I can't seem to get anything like what they are asking for in part i. I realise tht I may be some sort of muppet, but no one else who has had a look at it for me can get that either so I'm throwing it out to the SF for some help with methodology. Taking a simple model of the Earth as a spherical iron core of radius 3490 km with an average density of 13 000 kg m, surrounded by rocky material with an average density of 4000 kg m out to a radius of 6400 km, answer the following: Show that the moment of inertia of the Earth is about 8 × 10^37 kg m2. Calculate the rotational kinetic energy of the Earth. Calculate the kinetic energy of the Earth in its orbit round the Sun, given that the orbit is approximately circular, with a radius of 1.5 × 10^11 m.

To start with answering any of those 3 questions, you need to work out how the mass (how much in kg) the iron core is (which you'll need to know to, and its volume. Then you need to work out the total volume of the entire sphere Earth, subtract the volume of the iron core, and then work out the mass of the outer layer. Sorry, after that, what I can remember about physics fades out. But I do remember that you need to know mass to work out inertia and kinetic energy.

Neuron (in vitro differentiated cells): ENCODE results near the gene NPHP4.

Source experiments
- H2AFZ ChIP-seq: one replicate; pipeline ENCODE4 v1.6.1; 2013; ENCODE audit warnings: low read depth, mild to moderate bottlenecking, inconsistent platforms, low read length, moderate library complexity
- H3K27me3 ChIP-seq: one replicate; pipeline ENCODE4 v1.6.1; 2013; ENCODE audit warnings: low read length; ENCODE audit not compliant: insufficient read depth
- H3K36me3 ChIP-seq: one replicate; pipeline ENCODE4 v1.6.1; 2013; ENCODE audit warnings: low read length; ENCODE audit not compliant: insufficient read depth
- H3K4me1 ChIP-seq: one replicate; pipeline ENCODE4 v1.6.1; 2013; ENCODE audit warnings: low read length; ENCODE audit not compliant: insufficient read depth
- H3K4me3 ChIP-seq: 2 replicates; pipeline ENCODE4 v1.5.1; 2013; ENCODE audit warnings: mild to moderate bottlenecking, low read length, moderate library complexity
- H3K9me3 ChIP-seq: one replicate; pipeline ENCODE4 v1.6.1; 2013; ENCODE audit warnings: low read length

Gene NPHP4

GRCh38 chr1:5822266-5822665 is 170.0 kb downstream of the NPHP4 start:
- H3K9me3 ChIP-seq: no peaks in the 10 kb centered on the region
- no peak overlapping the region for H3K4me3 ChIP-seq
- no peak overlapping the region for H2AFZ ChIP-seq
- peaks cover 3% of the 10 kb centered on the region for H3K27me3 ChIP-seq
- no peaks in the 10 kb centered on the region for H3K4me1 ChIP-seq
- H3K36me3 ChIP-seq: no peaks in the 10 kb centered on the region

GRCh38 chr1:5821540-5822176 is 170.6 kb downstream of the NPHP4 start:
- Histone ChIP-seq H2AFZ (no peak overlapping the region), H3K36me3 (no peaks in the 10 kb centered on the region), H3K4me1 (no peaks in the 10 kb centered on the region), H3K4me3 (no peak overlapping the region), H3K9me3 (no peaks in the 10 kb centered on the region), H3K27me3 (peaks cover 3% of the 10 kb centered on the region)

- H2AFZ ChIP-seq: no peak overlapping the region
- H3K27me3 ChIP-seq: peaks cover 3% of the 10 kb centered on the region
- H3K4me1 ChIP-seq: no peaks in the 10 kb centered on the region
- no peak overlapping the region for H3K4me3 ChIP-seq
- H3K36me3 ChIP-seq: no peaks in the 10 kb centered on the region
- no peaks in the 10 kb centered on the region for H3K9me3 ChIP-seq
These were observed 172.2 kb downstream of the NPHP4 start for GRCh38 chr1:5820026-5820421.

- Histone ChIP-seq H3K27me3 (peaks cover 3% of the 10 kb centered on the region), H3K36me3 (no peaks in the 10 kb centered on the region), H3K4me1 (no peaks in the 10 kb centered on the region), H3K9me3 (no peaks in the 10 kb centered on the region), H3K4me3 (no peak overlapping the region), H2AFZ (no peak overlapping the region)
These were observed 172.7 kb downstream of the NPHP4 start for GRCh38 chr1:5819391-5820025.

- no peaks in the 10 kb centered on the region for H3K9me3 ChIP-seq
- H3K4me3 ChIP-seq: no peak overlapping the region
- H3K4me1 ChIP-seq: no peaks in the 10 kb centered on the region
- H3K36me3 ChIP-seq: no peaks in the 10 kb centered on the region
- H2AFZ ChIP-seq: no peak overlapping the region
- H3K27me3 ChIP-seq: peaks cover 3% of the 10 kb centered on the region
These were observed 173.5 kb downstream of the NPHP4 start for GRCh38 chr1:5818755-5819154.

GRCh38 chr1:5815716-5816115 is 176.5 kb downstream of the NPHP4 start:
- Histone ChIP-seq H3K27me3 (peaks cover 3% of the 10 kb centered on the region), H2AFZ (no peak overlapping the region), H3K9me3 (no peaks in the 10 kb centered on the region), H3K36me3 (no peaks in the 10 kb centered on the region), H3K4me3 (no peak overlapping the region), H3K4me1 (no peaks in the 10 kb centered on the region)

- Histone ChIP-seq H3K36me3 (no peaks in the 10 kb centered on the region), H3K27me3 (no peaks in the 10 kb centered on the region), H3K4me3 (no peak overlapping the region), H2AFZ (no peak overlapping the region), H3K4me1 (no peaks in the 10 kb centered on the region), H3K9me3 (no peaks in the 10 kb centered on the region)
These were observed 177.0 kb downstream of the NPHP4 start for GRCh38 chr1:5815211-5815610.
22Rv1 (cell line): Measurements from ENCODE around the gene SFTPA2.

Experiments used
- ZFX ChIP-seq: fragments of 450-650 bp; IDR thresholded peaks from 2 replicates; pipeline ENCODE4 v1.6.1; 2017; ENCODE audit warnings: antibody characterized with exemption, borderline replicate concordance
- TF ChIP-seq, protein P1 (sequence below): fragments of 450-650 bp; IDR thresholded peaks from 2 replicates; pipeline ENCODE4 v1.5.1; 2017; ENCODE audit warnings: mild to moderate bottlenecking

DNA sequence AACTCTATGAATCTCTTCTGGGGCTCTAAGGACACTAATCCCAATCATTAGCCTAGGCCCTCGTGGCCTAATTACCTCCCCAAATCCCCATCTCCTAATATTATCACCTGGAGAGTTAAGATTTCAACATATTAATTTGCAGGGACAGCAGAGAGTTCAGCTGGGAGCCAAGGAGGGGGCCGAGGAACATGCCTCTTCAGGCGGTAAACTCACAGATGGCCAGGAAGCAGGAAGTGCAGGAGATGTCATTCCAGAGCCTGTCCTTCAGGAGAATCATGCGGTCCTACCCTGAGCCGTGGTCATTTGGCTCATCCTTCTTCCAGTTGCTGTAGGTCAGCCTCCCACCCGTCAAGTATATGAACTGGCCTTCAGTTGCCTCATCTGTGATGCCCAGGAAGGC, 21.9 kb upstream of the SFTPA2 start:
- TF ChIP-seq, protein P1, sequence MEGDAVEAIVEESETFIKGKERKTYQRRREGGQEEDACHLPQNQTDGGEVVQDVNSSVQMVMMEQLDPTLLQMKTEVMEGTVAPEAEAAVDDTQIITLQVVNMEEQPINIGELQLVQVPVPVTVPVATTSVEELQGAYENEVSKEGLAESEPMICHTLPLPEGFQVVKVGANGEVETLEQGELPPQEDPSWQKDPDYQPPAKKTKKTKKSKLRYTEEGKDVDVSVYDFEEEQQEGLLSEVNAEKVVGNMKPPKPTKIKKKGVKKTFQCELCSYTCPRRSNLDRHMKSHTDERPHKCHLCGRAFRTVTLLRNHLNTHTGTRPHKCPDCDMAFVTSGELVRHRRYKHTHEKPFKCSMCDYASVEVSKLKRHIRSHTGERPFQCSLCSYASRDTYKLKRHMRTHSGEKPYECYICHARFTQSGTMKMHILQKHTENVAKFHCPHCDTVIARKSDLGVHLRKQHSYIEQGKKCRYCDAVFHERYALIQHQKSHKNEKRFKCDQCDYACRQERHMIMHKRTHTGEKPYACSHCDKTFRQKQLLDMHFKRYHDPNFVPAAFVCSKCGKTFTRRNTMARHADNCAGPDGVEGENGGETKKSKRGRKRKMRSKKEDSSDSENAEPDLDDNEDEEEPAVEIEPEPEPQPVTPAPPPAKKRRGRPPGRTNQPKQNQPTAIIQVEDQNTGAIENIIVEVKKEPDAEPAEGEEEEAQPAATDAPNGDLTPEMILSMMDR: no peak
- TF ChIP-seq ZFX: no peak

what ever you do, don't cheat on the internetz http://uk.answers.yahoo.com/question/index?qid=20120505100747AAVAG9M Boggled me, but I've never been good at working out mass/energy style ratios.

Yes I know the mass and the volume, that's not the problem. It's combining the MOIs of the two masses to get the 8 × 10^37 kg m2. They must be on the same course as me.

I will have a good look over it later, I'm just putting the rest of it in electronic first. I'm at my mum's and the cleaner is here so a bit hard to concentrate... I thought I would utilise the time to rinse out her broadband downloading mixes instead.

The answer's useless if you don't understand why you needed to use those particular equations to work it out.

And not having got the answers for K.E. on a plate (s)he rephrased it and asked again. Top marks for effort. They'll go far... in maybe politics or law, but not physics (at that rate). PS Get smart arse marks by computing the orbital moment of inertia as well since they didn't specify rotational only in the original first part of the question (if it's as exactly is as written here).

Your recent coursework should have included something about calculating momentum (moment of inertia). The end result has been provided, AFAIK what you're being asked to do is to show how you'd go about working it out.